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On Writing: Vulnerable or “Quiet” POV

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The best piece of writing advice I got when first starting off in switching up Points of View was to imagine a pair of glasses, – my book’s world would be viewed through those glasses, and POV was basically as though one character had taken those glasses and put them on.

What would you see through those glasses? What would they take in first? How would they feel? Probably not the same as all the others.

If there’s one huge importance in books with Multiple POV, it’s the fact each POV has to  bring something distinctive to the table.

If every single POV is going to be the same type of thought – the same personality, the same opinion on everything, then the reader will get muddled up. The temptation, then, is to make every single character’s POV absolutely larger than life or very much stark contrasts to each other, which in theory can work. But most books benefit from the vulnerable, or ‘quiet’ POV, where the character may not be the most talkative or the boldest, but rather offering a unique perspective.

POV is all about highlighting the nuances of what makes that character valuable to the story and different to the others.

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If you have a major cast with distinct personalities then switching up POV will work absolute wonders. In my recent YA Fantasy I have three POV. The only reason I went with three for mine and not two, was that I knew each of them would bring a totally different opinion and nuance / arc to the major plot.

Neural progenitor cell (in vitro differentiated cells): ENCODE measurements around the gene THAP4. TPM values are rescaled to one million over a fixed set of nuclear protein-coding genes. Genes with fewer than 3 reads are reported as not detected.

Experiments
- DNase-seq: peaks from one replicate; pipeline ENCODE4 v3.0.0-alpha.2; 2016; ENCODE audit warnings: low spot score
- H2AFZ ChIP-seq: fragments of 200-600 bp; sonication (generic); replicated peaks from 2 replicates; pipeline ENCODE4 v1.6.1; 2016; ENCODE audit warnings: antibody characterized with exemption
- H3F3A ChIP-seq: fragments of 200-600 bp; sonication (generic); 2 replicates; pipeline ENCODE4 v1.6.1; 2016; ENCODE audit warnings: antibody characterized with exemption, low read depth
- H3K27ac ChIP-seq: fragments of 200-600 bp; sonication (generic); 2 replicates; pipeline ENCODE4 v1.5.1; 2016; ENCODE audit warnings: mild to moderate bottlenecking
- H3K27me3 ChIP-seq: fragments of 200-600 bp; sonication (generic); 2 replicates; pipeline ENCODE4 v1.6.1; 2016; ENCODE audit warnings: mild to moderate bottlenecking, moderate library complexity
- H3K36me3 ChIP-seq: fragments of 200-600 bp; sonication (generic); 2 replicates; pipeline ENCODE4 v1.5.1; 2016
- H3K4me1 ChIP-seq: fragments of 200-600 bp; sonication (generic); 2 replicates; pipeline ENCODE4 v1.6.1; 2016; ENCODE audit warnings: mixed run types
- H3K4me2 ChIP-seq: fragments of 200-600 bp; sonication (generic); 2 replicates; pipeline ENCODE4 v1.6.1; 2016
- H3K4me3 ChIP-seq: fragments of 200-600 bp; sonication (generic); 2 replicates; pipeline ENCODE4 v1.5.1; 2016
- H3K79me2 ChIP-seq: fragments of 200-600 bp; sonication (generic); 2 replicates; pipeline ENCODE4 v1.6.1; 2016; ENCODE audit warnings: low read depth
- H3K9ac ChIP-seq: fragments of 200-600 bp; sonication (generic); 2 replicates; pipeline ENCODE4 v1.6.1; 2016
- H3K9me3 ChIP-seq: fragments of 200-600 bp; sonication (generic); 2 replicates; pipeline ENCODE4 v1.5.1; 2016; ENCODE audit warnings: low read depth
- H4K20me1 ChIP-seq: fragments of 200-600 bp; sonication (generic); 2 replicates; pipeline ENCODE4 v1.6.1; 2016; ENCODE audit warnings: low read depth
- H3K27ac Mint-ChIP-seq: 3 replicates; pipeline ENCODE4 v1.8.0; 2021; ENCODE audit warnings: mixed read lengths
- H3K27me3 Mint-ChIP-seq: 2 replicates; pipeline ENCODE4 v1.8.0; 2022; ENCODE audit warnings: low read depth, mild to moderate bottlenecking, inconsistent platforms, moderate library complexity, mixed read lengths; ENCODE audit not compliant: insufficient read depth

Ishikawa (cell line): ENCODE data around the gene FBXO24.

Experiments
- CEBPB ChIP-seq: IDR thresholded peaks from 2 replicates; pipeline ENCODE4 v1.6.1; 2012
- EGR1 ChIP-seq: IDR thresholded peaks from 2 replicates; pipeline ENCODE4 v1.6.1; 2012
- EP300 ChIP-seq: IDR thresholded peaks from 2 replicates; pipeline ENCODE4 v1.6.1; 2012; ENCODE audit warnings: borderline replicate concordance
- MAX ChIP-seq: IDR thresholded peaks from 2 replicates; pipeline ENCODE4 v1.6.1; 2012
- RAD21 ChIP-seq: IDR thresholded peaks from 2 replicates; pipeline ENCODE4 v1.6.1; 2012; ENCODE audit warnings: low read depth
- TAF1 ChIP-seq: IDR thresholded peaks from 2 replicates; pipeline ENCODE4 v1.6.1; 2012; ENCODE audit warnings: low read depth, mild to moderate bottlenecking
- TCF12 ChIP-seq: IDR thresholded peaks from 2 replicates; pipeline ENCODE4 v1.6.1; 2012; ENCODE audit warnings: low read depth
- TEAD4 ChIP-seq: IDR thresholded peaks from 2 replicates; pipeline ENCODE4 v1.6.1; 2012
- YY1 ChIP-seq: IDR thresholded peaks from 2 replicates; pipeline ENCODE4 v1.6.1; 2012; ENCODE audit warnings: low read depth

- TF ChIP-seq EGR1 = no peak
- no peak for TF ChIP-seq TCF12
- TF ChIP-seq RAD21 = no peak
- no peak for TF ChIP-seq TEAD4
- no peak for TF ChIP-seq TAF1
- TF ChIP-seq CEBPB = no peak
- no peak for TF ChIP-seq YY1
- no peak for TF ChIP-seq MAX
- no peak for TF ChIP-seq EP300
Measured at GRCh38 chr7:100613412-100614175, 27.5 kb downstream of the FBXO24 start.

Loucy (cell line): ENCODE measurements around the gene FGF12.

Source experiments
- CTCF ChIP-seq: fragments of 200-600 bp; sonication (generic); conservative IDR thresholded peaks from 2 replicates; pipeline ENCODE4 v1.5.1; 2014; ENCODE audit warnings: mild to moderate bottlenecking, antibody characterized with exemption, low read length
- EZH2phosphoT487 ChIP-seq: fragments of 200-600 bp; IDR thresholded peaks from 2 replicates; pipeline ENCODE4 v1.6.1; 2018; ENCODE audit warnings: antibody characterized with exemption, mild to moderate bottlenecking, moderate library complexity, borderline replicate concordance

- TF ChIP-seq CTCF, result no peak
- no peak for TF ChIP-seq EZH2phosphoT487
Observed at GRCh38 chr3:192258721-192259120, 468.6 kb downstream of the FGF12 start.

There’s one who has magic, but doesn’t know how / why, initially quiet after living a sheltered life and very sensitive.

There’s one who knows how to use her magic, a determined force of nature, steel of heart and sarcastic.

And then there’s one who has no magic at all, breaks tension with humour, and is braver than he believes.

Their individual arcs and development shines through each POV – all of them start at one particular part of their personality and end at a totally different, or evolved state of their beliefs.

But what of the quiet POV? The first one, who’s very naive in some ways, contemplative and shrewd, who isn’t aware of the wider world and is a sensitive soul. They see a different part of the world when it’s revealed to them than the others who’ve walked the paths before. Their own view is in contrast to the others – their goal is also naturally different by default, from their position as a quieter person.

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“But quiet characters are boring!” Not so. Rather, they can be the epitome of “it’s the quiet ones you’ve got to watch out for”. There’s a reason strong silent types draw in mystery, and you can have fun with them. What they can witness  while being a strong silent type, or even a nervous silent type, can bring a deeper sense of the situation, things unseen or unnoticed by the brasher characters, which gives the reader even more depth of space in your world.

I really appreciate a sensitive or quiet POV, because when everything is blowing up and you have characters screaming at the sidelines, sometimes you need a port in the storm to catch your breath. A quiet POV can bring that balance, and more importantly that deeper sense of self, which enriches the story you’re trying to create.

So, celebrate the tiny voice! Celebrate the person who prefers to text than talk, or speaks only when they have something to say, rather than to fill a silence. They’ll be someone’s favourite, I guarantee it.

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